Paris is the one of most densely populated major cities in the world. (It has about twice the population density of London, for instance.) Yet, even with that, it's a very livable city, thanks in large part to the squares (les places), parks and gardens that are found everywhere in the city.
While walking around Paris we love to take short breaks to enjoy the greenery from a lawn or a park bench, perhaps while eating a sandwich jambon. Other places are more grandiose and provide a longer vista. There are places wherever you walk — so many that it's not easy to pick out favorites. But here are some public spaces that we keep going back to and you won't want to miss.
One of our favorite spots in Paris, Place Dauphine is an oasis of calm in the middle of the activity of Paris. It's located near the western end of Île de la Cité. This triangular-shaped "square" was built at the same time as Place des Vosges and was one of the city improvement projects of Henry IV, the French king who was the first to really start beautifying Paris. In 1609, when the work started, the site was three small, muddy islands, but you wouldn't know it to see Place Dauphine today.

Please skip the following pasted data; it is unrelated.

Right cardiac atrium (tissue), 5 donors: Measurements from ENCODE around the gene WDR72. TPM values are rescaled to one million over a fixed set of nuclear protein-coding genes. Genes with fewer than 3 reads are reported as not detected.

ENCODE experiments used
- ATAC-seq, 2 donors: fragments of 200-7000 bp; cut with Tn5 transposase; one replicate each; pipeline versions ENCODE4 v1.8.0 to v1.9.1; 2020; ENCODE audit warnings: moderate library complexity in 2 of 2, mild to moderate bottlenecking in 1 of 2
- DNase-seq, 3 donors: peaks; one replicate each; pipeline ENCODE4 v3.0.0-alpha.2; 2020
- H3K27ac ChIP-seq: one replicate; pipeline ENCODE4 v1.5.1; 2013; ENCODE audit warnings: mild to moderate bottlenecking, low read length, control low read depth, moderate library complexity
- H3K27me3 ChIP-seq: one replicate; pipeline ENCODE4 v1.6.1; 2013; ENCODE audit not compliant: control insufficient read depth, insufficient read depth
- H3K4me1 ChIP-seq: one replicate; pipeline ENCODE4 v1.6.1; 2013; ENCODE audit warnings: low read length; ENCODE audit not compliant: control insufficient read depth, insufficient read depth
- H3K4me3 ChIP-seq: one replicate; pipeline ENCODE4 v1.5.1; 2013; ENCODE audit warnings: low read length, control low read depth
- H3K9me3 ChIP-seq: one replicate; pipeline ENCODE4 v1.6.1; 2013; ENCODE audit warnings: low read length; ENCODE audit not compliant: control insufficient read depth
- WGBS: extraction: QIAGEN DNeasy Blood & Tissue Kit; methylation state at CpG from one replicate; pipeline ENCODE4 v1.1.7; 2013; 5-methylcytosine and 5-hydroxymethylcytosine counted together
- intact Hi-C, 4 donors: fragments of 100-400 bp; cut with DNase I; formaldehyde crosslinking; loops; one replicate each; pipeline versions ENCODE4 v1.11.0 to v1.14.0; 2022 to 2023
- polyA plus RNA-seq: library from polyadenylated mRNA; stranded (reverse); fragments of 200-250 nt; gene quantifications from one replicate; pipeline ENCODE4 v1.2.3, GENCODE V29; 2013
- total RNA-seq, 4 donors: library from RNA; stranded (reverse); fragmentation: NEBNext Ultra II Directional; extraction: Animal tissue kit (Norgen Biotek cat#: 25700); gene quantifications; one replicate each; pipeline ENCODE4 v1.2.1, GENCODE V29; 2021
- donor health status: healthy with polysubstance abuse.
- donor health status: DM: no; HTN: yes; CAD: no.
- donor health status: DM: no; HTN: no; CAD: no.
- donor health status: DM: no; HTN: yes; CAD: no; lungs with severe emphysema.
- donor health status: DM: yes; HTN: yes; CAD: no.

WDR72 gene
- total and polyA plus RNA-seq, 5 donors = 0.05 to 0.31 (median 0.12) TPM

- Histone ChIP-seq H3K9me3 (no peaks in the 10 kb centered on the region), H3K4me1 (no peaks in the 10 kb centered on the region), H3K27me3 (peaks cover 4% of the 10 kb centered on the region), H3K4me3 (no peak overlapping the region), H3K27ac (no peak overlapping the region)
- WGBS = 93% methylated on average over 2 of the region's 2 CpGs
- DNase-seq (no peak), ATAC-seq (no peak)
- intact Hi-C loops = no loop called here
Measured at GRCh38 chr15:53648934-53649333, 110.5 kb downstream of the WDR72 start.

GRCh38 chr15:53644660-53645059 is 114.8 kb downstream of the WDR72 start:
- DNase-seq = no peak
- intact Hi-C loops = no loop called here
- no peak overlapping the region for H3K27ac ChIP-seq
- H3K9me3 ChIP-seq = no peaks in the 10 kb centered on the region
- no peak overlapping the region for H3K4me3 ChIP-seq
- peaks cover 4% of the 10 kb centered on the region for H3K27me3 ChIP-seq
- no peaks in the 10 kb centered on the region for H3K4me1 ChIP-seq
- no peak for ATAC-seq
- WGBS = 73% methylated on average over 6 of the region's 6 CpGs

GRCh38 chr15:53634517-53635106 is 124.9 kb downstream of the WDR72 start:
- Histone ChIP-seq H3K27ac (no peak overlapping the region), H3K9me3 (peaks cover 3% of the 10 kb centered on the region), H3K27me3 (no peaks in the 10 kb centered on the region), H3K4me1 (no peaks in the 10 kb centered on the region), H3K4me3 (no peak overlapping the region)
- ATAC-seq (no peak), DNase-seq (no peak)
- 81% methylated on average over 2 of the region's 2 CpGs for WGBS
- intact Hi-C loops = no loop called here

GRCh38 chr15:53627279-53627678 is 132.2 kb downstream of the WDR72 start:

The place started out shaped like a rectangle with tapered ends, with the western gates facing the statue of Henri IV, which still stands there today. In the Haussmannian renovation of Paris during the mid-19th century, the eastern end of Place Dauphine was demolished to make way for the somewhat-gaudy Palais de Justice.
Today, Place Dauphine is an ideal spot to take a break and enjoy a glass of wine and a light snack at Le Bar du Caveau or one of the restaurants surrounding the place. You can watch boules games or the occasional art show held in the place.
This historic Paris square or place was first called Place Royale, not to be confused with Palais Royal. It actually is a square, with four equal sides, the oldest one in Paris, and perhaps the prettiest. It's the model and predecessor of all the squares that were to be built in the cities of Europe. It was an early model of urban planning, where one design was used for the facades of all the buildings surrounding the place.